Sunday, July 14, 2013

Comments on privileged access

From my recent replies to kela's IPS thread on privileged access:

"I sometimes find it difficult to follow discussions about free will because terms like "self" and "I" are often used so casually, and I never know quite what to make of them."

Those terms are being refined quite a bit by Damasio and Thompson in the linked free will thread, and in the links there to other threads. I'm also using that info in my new thread on states/stages and the WC lattice.

"Are expansionist and 'ever-inclusivist' accounts of the 'development of consciousness' pre-postmetaphysical?"

Not necessarily. I know it would be a huge task to read it but we've covered a lot of this ground in the OOO thread. The onticologists have some interesting things to say about (strange) mereology and assemblages. And while they typically are anti-teleological as something inherent to the nature of things, nonetheless we humans can and do impose a teleology upon things and do make progress (by our own definitions at least). While accepting their notion of the withdrawn as being inaccessible I do think we can access more of it than we do now, and just that little bit is significant. And we can still make transcendental deductions about the withdrawn, which also leads to progress in my view. After all, postmtaphysics is progress over metaphysics, not just on the philosophical armchair but with significant socio-political consequences.

"...contemporary accounts of the phenomenological process in its description of 'bare attention.'"

Hence my investigation of Damasio and Thompson on this bare attention in previous links, and how to better describe it postmetaphysically. It is still invaluable stuff, just not privileged access to the Real.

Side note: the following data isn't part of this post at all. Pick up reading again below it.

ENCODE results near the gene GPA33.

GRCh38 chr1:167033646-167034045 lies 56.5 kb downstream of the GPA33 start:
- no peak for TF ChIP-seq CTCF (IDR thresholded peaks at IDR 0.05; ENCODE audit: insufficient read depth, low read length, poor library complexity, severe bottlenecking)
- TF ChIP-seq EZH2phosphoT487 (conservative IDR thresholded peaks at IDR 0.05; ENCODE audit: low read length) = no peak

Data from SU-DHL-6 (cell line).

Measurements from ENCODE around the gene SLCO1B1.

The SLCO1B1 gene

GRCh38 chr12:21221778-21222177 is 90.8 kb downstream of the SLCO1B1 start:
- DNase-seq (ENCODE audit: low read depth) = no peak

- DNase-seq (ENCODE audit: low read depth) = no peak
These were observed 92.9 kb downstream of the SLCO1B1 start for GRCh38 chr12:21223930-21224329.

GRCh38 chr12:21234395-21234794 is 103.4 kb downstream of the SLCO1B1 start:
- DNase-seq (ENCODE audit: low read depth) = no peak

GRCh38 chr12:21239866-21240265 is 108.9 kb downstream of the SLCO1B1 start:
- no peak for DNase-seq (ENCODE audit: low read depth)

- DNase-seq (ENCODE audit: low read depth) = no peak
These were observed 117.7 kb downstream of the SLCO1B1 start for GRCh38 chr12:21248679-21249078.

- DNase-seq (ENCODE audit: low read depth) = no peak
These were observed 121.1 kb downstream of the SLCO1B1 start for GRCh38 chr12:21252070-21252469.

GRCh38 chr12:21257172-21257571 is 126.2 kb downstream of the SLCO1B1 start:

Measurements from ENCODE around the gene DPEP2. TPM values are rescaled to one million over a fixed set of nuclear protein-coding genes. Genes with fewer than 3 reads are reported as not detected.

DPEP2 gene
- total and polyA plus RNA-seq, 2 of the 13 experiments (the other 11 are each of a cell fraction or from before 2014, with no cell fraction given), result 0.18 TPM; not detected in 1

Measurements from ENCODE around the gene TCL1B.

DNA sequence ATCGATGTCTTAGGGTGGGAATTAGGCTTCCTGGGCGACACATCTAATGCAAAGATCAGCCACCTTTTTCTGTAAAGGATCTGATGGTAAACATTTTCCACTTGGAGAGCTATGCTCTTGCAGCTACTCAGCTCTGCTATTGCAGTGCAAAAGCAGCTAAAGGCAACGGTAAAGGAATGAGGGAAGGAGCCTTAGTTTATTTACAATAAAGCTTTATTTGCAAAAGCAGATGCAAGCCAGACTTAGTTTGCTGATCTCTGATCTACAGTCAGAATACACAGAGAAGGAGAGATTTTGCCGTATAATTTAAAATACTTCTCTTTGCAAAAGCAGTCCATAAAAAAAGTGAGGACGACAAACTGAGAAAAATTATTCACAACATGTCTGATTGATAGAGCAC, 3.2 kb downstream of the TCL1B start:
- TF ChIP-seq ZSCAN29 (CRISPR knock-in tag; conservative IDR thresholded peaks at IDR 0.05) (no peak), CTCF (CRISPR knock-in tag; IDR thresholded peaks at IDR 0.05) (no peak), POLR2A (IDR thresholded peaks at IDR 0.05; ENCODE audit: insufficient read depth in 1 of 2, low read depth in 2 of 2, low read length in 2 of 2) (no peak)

"2. I do not have [privileged] access to the constituting structures or 'deeper' processes of my consciousness/mental states."

We obviously can never get at most of these unconscious processes, the cognitive unconsious of L&J or the withdrawn of Bryant. But we can learn to go deeper than our normal waking state and gain some access, control and development of more subtle (dream) and causal (sleep) states by conscious techniques like meditation, which exerts downward causation upon our cognitive unconscious and transforms those states. Again, we do not directly access them but we do indirectly access them in some small way that has real and significant effects. And we do not need to interpret (mistake) this for such direct access to the really Real with claims to Enlightenment. From Thompson in this post:

"But whereas the Advaitin takes this minimal selfhood to be a transcendental witness consciousness, I think itʼs open to us to maintain that it is my embodied self or bodily subjectivity, or what phenomenologists would call my pre-personal lived body. In this way, I think we can remove the Advaita conception of dreamless sleep from its native metaphysical framework and graft it onto a naturalist conception of the embodied mind."

No comments:

Post a Comment

Note: Only a member of this blog may post a comment.